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The here and now: revolutionary?

The fundamental incoherence surrounding the state of Egyptian thought stems from a number of unanswered questions; the biggest of which is - was this a revolution?

Karim Maged
27 June 2012

After a year and a half since Egypt’s popular uprising it seems that Egyptians have gone to the polls repeatedly, once for a referendum, twice for legislative elections and once for presidential elections. The fundamental incoherence surrounding the state of Egyptian thought stems from a number of unanswered questions; the biggest of which is - was this a revolution?

Political thought in the Arab world has always been triggered by major events and figures. Abdel Nasser catapulted Pan-Arabism and nationalism into being, then with the ‘67 war came the rapid ascent of Islamism and finally with authoritarian rulers making themselves comfortable there came neo-Islamists and neo-liberalism.

The ambivalence of Arab thought is marked by the general concern of the Arab world for its regimes’ survival. Too much Islamism in Egypt in the 80’s and 90’s resulted in militancy, but too much liberalism led to louder demands for a free press and rights and liberties. Then there came an accommodating middle ground that attempted to reconcile this with the Arab world’s authoritarian condition. The common denominator was the lack of democracy.

To understand if a revolution has truly taken place in the Arab world one must look for drastic change; change to the constitution, to the state and to Arab political thought. With the mantra of ‘the Arab Spring has turned into an Islamist Spring’ gaining ground many seek to question the Arab world’s credentials for democracy. This doubt rests on the neat categorization of Islamism as being mutually exclusive to democracy and liberalism as being alien to the Arab world. People have adopted  the neo-colonial mechanism of some political groups that equates Islamism with fascism, under the guise of being liberals who protect rights and liberties. The fact is, those who make this argument use it as a tactic to fragment the political process in Egypt. Their thinking is only beneficial to one actor; the military. The discourse that produces these binary oppositions performs only one function: derailing Egypt’s transition to democracy.

An acceptance of an Islamist president in Egypt is a first premise of democracy. Egypt’s political parties, like those in Tunisia with the exception of the Salafis, have accepted the results. Egypt’s Salafis, who are not as violent, act as a counterweight, adding to the plurality of Islamists; a healthy democratic phenomenon in my opinion. The acceptance of this president is indicative of a democratic learning curve that trumps chauvinistic regime arguments like the one we have heard from Omar Suliman about how Egypt is not ready for democracy.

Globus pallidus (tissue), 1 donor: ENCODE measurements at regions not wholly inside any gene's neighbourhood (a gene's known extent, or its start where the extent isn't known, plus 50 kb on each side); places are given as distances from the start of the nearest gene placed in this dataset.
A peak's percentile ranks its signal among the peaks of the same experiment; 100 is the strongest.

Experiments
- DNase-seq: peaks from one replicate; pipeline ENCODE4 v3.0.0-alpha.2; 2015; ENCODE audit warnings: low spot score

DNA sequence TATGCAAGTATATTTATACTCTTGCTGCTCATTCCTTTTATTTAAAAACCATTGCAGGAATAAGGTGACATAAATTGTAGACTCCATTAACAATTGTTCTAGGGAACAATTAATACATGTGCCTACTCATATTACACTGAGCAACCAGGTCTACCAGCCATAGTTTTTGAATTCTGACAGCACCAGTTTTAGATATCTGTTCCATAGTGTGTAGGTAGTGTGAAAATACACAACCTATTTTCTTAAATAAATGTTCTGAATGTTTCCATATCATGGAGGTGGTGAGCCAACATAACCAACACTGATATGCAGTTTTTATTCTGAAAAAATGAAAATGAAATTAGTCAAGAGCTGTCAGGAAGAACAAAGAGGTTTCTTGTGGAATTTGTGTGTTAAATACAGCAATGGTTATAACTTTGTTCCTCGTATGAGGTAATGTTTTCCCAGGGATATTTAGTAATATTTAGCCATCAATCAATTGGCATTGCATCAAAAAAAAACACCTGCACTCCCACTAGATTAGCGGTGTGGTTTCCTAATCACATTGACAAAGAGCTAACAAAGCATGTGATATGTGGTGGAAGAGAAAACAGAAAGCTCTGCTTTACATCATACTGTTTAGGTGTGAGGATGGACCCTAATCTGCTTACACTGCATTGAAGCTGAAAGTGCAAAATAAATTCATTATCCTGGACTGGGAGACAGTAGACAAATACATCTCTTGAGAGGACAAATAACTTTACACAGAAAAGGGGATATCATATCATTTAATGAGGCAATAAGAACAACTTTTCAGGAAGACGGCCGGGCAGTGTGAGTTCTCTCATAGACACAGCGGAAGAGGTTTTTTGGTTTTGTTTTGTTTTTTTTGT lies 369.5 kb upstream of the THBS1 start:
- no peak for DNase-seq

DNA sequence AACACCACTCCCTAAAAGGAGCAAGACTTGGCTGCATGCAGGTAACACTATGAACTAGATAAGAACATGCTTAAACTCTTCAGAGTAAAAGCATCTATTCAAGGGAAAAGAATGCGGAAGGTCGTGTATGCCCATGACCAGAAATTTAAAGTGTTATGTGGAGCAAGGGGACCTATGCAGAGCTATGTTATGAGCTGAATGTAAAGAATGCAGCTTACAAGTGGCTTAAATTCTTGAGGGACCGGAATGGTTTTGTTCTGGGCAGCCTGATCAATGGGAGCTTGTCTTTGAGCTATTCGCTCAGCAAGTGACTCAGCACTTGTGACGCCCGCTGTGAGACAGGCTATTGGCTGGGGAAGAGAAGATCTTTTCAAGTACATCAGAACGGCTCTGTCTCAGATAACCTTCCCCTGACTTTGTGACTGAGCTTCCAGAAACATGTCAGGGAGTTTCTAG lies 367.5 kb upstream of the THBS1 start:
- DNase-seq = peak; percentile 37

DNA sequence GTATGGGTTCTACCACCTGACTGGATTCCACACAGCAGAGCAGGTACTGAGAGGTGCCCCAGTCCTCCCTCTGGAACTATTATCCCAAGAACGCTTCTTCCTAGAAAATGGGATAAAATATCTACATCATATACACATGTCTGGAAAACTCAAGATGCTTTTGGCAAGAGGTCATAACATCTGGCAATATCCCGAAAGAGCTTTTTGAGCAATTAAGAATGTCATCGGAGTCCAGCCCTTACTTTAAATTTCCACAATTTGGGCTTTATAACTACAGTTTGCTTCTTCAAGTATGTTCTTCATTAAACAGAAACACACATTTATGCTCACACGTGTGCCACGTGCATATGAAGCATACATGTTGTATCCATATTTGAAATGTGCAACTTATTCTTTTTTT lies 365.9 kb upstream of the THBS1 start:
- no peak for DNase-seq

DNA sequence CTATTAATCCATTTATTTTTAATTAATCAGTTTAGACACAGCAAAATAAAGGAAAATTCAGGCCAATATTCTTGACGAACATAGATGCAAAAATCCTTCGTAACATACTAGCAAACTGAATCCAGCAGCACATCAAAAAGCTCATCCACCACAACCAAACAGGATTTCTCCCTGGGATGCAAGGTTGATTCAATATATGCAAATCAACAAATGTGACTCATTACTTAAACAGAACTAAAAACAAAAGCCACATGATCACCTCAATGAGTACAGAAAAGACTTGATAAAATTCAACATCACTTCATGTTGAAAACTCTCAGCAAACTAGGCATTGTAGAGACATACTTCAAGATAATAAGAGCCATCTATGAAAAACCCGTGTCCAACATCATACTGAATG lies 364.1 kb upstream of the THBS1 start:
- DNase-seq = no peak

Though this may be a very banal statement to make, Egyptians need reminding that this is not an election whose results we will have to live with for an eternity; and certainly President Morsi will never be re-elected through rigged elections, but by winning over a population who voted his competitor out of office rather than him. The very insistence on calling him “Morsi” instead of “President Morsi” speaks to a narrative that is still in denial and seeking to derail Egypt’s transition. The language used seeks to recreate the mutual exclusion of Islamism and liberalism as opposed to finding a new term that embraces both.

True Egypt’s environment is not the most conducive to democracy but then again democracy is achieved through practice and not carted out on a silver platter. The most important pillar of democracy is the mechanism governing the handover of power after each term. By accepting these results, parties can go to the ranks of the opposition and begin working for other elections.

A focus on grassroots campaigns for democratic rights shows the bankruptcy of the Islamist/liberal binary opposition. Having parliamentary elections first before the constitution has politicized our transition; making the latter a function of the former. Now it looks like this mistake, which threatened to derail our democratic transition, has been reversed. What remains unresolved is the military’s grip on power.

Others should take their cue and leave Egyptians to figure it out on their own and not offer advice under the guise of ‘ the universalism of morality’. After a year and a half Egypt has an elected President, it has jailed its former President and some of his entourage, while some still roam the streets. The next battle will be in the courts and in cabinet meetings; a democracy is born with an election but it is baptized with its rights and liberties, regardless of its political ideology. That is what will change Egypt’s popular uprising from being revolutionary to becoming a revolution.

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